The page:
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Pollution and birth defects: Not just in winter, year-round public participation needed

In recent years, terms such as air pollution, AQI, smog tower, stubble burning, and the odd-even formula have become hot topics in India.

By groundreportdesk
New Update
2023 World Air Quality Report: Know about most polluted countries in world

Deepmala Pandey

In recent years, terms such as air pollution, AQI, smog tower, stubble burning, and the odd-even formula have become hot topics in North India. Every winter, these issues take center stage, only to fade away after a month or two. The troubling aspect is that pollution is now perceived as a seasonal phenomenon.

As a teacher with nearly two decades of experience, I’ve observed how climate change and deteriorating air quality are impacting children’s education. Schools that used to close only for rainy days now shut down due to extreme weather, intense heat, cold, and pollution.

My heart holds a special place for children with disabilities, and I view these issues from their perspective as well. These children are not only sensitive but also possess a strong will to achieve. Their resilience and patience are commendable. I believe that if they didn’t have to grapple with physical and mental disparities, they could have made significant contributions to society and the country.

When we examine this issue scientifically, we encounter statistics that are both surprising and disheartening.

Pollution and Birth Defects

India is responsible for 16 percent of the world’s fatalities due to congenital anomalies in children under the age of five. For those children who survive with these anomalies, life often becomes a struggle for them and their families.

However, we can mitigate this situation, if not entirely eliminate it. A study from China indicates that pollution significantly contributes to congenital anomalies. The research associates 6%-8% of birth defects with exposure to air pollution. These defects, such as neural tube disorders, impact thousands of individuals in countries with high birth rates.

Air pollution not only impairs the development of a child’s lungs in the womb, but it also severely affects the brain development of the child, leading to a variety of issues. These issues can later manifest as mental disorders such as autism or other learning disabilities.

Special role of heavy metals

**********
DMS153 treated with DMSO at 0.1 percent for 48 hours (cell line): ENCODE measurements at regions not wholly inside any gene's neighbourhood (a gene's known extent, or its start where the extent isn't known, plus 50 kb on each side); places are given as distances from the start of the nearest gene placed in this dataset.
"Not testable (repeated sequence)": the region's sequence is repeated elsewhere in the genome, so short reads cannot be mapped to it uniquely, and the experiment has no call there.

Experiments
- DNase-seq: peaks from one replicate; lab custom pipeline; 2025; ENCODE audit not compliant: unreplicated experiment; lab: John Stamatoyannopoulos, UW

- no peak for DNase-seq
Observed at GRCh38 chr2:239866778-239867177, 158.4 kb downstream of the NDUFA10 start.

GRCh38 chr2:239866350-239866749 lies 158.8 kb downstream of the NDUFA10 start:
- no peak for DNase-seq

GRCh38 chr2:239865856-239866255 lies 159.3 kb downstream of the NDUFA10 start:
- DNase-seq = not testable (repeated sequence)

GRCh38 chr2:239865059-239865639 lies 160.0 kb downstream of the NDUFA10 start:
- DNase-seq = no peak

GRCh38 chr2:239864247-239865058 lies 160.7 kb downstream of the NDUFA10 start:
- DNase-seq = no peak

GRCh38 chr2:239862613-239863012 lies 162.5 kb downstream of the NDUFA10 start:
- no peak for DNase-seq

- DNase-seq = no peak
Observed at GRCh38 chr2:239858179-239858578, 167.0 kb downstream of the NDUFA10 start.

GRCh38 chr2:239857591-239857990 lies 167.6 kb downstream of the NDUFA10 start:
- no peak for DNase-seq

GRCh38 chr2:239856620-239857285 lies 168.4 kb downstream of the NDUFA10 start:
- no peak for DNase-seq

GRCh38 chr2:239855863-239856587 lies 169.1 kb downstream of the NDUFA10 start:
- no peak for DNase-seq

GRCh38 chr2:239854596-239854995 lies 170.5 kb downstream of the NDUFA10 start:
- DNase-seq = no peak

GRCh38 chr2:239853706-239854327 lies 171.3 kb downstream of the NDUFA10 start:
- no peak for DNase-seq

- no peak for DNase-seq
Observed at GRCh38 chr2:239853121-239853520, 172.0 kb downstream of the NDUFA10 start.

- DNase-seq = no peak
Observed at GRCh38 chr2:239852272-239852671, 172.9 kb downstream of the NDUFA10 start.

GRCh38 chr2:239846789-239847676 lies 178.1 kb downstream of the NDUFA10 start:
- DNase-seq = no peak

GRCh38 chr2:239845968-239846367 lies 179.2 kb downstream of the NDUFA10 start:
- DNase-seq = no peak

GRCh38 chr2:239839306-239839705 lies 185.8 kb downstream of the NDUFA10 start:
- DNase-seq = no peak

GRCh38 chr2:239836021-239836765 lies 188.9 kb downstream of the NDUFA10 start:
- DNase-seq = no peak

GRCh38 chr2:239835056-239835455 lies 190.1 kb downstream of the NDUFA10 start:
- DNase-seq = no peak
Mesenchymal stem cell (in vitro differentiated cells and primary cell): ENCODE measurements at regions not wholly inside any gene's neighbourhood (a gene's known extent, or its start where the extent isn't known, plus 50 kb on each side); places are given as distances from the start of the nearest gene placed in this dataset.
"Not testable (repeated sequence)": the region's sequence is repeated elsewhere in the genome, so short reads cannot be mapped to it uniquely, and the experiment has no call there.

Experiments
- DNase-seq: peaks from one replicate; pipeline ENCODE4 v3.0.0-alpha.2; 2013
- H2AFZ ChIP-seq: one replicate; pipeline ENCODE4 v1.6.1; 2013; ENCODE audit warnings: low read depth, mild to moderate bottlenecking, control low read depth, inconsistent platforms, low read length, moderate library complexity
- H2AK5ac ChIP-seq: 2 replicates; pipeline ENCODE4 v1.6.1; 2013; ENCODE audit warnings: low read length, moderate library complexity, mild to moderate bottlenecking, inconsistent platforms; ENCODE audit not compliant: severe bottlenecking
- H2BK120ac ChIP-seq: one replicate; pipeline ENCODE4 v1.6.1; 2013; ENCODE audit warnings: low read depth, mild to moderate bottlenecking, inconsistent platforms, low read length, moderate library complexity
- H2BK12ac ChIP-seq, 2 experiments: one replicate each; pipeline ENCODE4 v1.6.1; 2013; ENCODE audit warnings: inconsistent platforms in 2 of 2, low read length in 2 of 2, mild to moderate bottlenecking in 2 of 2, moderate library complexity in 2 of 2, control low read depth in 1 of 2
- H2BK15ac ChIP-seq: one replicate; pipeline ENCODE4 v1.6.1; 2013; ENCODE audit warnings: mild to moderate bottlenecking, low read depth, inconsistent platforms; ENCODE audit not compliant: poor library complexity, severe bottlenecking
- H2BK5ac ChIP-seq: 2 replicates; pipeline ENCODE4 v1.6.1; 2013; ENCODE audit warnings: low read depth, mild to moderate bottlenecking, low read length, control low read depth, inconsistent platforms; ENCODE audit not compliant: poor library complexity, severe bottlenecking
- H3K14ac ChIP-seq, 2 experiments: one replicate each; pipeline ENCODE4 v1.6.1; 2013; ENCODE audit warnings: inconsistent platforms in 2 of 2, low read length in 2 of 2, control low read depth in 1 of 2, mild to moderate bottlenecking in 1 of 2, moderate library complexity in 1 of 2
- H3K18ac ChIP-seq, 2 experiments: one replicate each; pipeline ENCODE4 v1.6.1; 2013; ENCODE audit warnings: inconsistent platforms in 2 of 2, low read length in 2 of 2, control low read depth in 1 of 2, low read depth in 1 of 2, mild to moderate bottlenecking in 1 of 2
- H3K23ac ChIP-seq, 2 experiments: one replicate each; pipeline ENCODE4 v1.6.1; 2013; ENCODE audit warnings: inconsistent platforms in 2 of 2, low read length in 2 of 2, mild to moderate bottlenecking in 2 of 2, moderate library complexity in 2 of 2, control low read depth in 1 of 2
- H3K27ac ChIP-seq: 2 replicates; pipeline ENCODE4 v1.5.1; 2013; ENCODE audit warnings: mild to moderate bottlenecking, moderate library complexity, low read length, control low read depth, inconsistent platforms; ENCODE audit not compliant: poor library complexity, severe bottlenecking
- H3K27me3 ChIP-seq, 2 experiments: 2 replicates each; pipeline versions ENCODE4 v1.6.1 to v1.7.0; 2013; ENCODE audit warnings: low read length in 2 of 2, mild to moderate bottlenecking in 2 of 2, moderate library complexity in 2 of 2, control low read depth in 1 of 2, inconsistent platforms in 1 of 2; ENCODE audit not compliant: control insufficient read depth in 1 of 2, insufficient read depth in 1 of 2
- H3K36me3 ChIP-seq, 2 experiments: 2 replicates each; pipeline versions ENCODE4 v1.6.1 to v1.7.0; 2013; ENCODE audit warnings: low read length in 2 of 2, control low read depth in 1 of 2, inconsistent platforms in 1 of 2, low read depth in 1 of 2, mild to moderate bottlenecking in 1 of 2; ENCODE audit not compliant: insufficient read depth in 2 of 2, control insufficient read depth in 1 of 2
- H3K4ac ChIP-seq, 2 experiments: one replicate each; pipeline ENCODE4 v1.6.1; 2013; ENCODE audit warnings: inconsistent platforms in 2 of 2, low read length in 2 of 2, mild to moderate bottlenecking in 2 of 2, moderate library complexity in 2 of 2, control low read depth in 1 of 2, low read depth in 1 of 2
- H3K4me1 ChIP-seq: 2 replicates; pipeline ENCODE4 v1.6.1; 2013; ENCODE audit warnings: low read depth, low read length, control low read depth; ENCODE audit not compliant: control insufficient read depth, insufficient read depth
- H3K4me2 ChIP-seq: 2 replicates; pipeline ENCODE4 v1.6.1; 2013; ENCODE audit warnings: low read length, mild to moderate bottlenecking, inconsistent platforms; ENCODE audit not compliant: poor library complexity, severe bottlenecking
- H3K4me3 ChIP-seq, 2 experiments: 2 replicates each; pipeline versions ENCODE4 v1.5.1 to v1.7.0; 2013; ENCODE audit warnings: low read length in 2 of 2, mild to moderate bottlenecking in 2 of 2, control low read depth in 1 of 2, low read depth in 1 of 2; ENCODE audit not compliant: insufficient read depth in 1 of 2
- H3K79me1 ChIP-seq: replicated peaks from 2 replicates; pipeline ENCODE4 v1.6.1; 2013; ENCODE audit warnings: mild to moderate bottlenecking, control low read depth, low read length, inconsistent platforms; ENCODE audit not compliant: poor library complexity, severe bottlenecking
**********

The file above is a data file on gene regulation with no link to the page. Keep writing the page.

Our modern lifestyle has inadvertently invited harmful heavy metals such as lead, cadmium, mercury, and arsenic into our daily routines.

These metals pose a significant threat to our health. Lead, found in old batteries and produced by coal combustion, can cause low birth weight and hinder mental development. Cadmium, present in fossil fuels and cigarette smoke, can also lead to developmental delays in children.

Mercury, released from burning coal, can interfere with brain development. Arsenic, emitted from burning fossil fuels, is directly associated with developmental delays.

In essence, the impact of these heavy metals extends beyond just low birth weight; they can also cause developmental delays, behavioral issues, and learning disabilities in children. If a fetus is exposed to lead, it can result in a reduced IQ score after birth. Similarly, exposure to various metals and gases can increase the risk of intellectual disability in a child developing in the womb.

Mission LiFE: A Beacon of Sustainable Hope

These issues are indeed concerning, but the mantra of Mission LiFE, introduced by our Prime Minister, offers a glimmer of hope.

This initiative by the Prime Minister promotes a sustainable lifestyle through public participation. Mission LiFE aims to eradicate air pollution by endorsing simple yet effective actions such as reducing vehicular carbon emissions and plastic usage.

In fact, Mission LiFE empowers us by motivating us to opt for sustainable alternatives, cut down on carbon emissions, and conserve resources. By influencing both consumer behavior and government policy, this program tackles the root cause of air pollution. The potential impact of this initiative, not only on the environment but also on the health and well-being of expectant mothers and their unborn children, is substantial.

We cannot ignore this situation. We are directly accountable for the escalating pollution and changing climate. Therefore, it’s up to us to rectify it, which is why initiatives like Mission LiFE are so crucial. Our responsibility is even more significant because this issue pertains to the health of our children. Air pollution and heavy metals are silent threats that require our collective attention. Through Mission LiFE, we have the opportunity to make a lasting difference while ensuring a healthier and brighter future for the next generations. Now is the time for us to unite, educate, and contribute to the well-being of our children and the planet they will inherit.

(The author is the principal of a government school in Bareilly and has also participated in the Mann Ki Baat program of Prime Minister Narendra Modi due to her efforts to bring disabled children into the mainstream of education and society.)

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